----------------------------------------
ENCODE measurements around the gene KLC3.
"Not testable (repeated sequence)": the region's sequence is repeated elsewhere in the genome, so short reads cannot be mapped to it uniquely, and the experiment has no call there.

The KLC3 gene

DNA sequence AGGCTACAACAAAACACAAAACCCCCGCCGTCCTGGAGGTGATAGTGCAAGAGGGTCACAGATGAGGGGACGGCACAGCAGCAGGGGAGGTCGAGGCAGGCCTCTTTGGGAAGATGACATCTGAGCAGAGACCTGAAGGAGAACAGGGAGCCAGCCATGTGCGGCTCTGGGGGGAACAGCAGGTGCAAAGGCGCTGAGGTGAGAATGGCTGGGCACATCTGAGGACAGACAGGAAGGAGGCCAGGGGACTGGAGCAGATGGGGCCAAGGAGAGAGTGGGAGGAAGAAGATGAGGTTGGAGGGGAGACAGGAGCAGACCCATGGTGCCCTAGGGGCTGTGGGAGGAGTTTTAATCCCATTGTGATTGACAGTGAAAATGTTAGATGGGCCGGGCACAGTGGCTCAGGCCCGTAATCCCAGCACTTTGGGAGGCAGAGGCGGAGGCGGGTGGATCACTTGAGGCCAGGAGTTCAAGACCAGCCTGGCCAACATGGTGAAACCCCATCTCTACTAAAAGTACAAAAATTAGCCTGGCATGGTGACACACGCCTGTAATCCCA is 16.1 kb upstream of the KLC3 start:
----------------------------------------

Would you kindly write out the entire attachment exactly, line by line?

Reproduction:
ENCODE measurements around the gene KLC3.
"Not testable (repeated sequence)": the region's sequence is repeated elsewhere in the genome, so short reads cannot be mapped to it uniquely, and the experiment has no call there.

The KLC3 gene

DNA sequence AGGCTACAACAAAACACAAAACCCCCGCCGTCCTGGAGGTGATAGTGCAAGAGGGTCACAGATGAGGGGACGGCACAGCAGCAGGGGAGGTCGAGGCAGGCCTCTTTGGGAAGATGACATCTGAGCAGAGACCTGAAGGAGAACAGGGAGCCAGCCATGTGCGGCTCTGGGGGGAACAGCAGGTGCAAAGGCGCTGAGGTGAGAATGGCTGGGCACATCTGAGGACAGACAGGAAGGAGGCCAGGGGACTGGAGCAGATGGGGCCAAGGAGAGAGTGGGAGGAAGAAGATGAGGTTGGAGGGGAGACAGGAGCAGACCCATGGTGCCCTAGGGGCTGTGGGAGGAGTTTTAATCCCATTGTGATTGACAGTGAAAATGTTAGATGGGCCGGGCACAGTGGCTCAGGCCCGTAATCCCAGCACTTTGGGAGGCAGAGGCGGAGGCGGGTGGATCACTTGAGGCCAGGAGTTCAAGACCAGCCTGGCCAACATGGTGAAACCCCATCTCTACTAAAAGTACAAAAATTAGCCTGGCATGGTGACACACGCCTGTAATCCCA is 16.1 kb upstream of the KLC3 start: